What Is Impact Bias?
The Quick AnswerIn Critical Thinking, impact bias is overrating the result or length of a future event.
Here's a short example to illustrate impact bias:
This bias occurs because individuals often fail to consider their psychological immune system, which is the capacity to adapt to new circumstances and return to a relatively stable emotional state. People tend to overestimate the lasting impact of both positive and negative events on their emotional well-being.
Understanding impact bias is crucial as it can help individuals make more accurate predictions about their future emotions and adjust their expectations accordingly. Recognizing that the intensity and duration of emotional reactions are often not as long-lasting as anticipated can lead to more realistic and adaptive responses to life events.
Easy Definition of Impact Bias
Don't be overly worried about a specific bad event that might happen in the future. The future is unlikely to be disastrous if that event occurs. Similarly, don't think that if a specific good event occurs, your future will be heavenly. That's impact bias.
Academic Definition of Impact Bias
Impact bias is overestimating the length or the intensity of future feelings in reaction to either good or bad occurrences.
An Example of Impact Bias
It won't be as bad as you thinkThe fear of something bad happening often magnifies how bad you think it will be. Most of the time, the expectation doesn't match the reality. For example, people often say things like "I would never cope if my wife left me". One sports car, a bachelor pad and an insatiable new girlfriend later, they're wondering what they ever saw in her...or him of course...it works for girls too.
Before the bad event occurs, your mind envisages a life focused solely around the bad event. In reality, the bad event is likely to be overshadowed by all sorts of other events happening at the same time.
"The future will be better tomorrow."
"I have a new philosophy. I'm only going to dread one day at a time."
(American cartoonist Charles M. Schulz, 1922-2000)
Another Example of Impact Bias
It won't be as good as you thinkConversely, don't overestimate how long elation will last if something fantastic happens. For example, everyone dreams of winning the lottery and the possibilities that would unlock. However, there are countless lottery winners whose celebrations were short-lived through a realisation that they're still the same people with the same non-money-related issues.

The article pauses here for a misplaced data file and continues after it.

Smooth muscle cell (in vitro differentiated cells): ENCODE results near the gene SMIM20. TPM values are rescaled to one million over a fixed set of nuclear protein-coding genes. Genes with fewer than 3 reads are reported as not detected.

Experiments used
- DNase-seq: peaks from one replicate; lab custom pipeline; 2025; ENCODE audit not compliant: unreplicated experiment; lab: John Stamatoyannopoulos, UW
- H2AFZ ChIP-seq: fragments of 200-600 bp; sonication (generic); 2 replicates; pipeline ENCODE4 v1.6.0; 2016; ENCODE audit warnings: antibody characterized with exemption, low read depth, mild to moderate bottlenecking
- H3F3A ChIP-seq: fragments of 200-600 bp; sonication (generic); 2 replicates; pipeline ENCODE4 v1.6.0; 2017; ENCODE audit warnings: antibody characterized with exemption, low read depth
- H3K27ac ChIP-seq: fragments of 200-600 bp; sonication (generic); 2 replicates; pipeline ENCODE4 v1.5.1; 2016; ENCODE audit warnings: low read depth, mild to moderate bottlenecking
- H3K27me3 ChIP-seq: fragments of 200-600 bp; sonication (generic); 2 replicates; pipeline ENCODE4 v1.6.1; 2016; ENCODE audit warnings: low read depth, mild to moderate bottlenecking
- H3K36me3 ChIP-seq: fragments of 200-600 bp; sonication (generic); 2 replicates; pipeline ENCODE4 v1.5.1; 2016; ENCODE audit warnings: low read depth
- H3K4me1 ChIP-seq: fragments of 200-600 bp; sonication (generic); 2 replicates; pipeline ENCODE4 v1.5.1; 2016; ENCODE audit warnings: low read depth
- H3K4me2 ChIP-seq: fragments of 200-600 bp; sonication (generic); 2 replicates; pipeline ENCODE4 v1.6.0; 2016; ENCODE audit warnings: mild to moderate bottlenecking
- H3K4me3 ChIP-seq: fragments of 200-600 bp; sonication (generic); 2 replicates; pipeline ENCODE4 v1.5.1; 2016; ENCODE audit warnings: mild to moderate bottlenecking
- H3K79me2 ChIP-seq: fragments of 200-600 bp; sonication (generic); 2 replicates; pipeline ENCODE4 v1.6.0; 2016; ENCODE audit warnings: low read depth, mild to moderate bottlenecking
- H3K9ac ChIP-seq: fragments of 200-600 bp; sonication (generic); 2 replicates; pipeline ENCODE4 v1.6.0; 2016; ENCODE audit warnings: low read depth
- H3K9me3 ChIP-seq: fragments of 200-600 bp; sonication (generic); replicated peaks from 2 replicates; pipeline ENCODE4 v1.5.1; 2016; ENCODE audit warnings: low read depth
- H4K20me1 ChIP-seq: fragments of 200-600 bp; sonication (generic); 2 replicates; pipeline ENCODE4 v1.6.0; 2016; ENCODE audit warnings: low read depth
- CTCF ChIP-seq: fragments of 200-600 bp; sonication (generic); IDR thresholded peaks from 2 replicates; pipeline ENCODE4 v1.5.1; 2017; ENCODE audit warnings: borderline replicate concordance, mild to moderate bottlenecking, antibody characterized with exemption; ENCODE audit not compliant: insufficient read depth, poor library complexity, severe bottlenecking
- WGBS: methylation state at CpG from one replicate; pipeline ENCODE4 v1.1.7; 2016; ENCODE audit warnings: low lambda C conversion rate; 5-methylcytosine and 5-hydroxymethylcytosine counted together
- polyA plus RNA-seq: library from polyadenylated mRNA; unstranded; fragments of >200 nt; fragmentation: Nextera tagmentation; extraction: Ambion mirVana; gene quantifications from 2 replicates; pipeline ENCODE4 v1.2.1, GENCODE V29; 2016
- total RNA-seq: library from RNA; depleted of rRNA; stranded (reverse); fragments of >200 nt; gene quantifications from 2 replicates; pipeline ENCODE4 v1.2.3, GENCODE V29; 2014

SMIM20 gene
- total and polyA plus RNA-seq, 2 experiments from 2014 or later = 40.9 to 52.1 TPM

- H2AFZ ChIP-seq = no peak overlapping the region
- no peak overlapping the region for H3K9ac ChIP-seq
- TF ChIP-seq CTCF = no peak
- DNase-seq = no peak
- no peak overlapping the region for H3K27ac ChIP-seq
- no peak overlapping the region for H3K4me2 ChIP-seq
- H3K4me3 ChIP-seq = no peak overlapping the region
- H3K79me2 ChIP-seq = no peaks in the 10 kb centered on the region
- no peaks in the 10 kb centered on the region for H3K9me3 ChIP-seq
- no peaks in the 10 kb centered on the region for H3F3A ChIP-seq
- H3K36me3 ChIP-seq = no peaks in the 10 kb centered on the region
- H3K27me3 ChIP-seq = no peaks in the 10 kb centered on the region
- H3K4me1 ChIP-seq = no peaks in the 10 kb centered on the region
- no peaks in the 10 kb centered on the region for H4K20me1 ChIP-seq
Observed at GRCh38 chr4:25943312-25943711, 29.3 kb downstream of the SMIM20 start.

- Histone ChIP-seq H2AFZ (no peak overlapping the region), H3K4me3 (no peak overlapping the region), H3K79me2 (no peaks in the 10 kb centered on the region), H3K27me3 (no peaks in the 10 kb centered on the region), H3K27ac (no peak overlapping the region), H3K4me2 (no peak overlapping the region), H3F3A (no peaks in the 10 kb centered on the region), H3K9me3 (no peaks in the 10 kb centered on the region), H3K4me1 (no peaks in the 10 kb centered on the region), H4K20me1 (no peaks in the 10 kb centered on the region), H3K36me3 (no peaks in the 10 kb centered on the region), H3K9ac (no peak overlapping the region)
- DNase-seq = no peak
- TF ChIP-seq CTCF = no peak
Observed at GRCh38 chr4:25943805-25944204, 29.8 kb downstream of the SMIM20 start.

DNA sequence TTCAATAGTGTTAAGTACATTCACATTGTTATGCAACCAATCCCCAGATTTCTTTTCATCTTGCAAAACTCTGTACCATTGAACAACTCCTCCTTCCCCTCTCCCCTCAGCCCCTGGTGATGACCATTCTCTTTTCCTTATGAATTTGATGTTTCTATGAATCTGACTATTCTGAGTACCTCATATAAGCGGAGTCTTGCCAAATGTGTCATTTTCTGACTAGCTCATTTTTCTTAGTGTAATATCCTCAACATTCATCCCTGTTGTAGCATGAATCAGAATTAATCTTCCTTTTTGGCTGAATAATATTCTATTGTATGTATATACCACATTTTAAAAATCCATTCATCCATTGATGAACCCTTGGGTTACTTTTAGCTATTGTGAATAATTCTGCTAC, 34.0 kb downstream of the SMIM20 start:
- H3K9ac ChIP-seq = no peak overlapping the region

"Money is better than poverty, if only for financial reasons."
The pictures show Michael Carrol (a British garbage collector who won $11M on the national lottery at the age of 19). The vast majority of the media reporting on Carrol's fall from grace is exaggerated, but it is clear his happiness did not improve after his windfall.
A Practical Application for Impact Bias
You're damned if you do, but you only might be damned if you don'tWe all know you have to take risks to succeed.
(The Greek historian Herodotus, circa 484 BC – 425 BC)
(Author of self-help books Dr Robert Anthony)
Now, just before you go and spend all your company's cash on some risky venture, I should say this works more for personal risk than for business risk. This is because impact bias is something that happens in your brain about your future situation. To understand your business risk fully, you need to assess what the future environment will be like when or after the bad thing happens. There is a lesson to be learnt from personal impact bias when doing this: don't forget to factor in how all the elements of your environment will look in the future – not just the thing that could go wrong. There are tried and tested techniques for doing this. If you look up "scenario generation techniques" (or specifically "cone of plausibility"), you'll get a feel for how seriously businesses take this idea when working out their risks.
Summary of Impact BiasIf you think someone is acting as though a future event will be overly bad or overly good, tell them they are being affected by impact bias.
Critical Thinking TestAre you good at spotting the biases, fallacies, and other cognitive effects? Can you spot when statistics have been manipulated? Can you read body language? Well, let's see!
- This test has questions.
- A correct answer is worth 5 points.
- You can get up to 5 bonus points for a speedy answer.
- Some questions demand more than one answer. You must get every part right.
- Beware! Wrong answers score 0 points.
- 🏆 If you beat one of the top 3 scores, you will be invited to apply for the Hall of Fame.
- Do you disagree with something on this page?
- Did you spot a typo?
- Do you know a bias or fallacy that we've missed?